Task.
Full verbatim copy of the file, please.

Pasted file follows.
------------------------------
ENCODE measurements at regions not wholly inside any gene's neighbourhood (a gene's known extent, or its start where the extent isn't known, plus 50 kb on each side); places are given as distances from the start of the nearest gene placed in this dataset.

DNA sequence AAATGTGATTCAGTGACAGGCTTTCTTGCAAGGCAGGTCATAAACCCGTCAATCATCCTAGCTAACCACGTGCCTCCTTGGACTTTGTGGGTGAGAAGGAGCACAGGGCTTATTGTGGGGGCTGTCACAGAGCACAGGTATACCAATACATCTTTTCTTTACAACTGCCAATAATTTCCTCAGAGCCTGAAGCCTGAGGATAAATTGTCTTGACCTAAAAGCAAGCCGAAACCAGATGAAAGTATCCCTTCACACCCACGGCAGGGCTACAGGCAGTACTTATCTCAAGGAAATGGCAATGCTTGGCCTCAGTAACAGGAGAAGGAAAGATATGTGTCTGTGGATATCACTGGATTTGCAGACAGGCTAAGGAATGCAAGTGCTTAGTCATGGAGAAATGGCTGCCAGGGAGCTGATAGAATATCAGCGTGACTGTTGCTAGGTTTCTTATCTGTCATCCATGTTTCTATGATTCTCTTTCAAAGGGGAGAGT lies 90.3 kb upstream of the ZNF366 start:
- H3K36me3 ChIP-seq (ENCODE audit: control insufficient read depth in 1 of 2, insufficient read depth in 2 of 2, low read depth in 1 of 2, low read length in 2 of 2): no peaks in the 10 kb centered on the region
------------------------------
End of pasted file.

ENCODE measurements at regions not wholly inside any gene's neighbourhood (a gene's known extent, or its start where the extent isn't known, plus 50 kb on each side); places are given as distances from the start of the nearest gene placed in this dataset.

DNA sequence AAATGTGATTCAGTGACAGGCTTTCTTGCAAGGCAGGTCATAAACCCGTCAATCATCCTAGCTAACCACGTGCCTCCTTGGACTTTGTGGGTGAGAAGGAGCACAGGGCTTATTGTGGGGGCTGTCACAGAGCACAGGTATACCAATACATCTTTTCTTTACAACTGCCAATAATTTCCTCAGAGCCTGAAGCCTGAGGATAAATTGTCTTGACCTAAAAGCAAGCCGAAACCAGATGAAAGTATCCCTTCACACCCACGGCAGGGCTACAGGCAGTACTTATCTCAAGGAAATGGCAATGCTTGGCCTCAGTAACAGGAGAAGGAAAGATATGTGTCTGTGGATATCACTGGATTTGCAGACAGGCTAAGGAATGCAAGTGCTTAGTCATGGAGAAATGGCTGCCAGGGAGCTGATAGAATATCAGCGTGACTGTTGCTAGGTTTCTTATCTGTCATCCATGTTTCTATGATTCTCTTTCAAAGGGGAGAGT lies 90.3 kb upstream of the ZNF366 start:
- H3K36me3 ChIP-seq (ENCODE audit: control insufficient read depth in 1 of 2, insufficient read depth in 2 of 2, low read depth in 1 of 2, low read length in 2 of 2): no peaks in the 10 kb centered on the region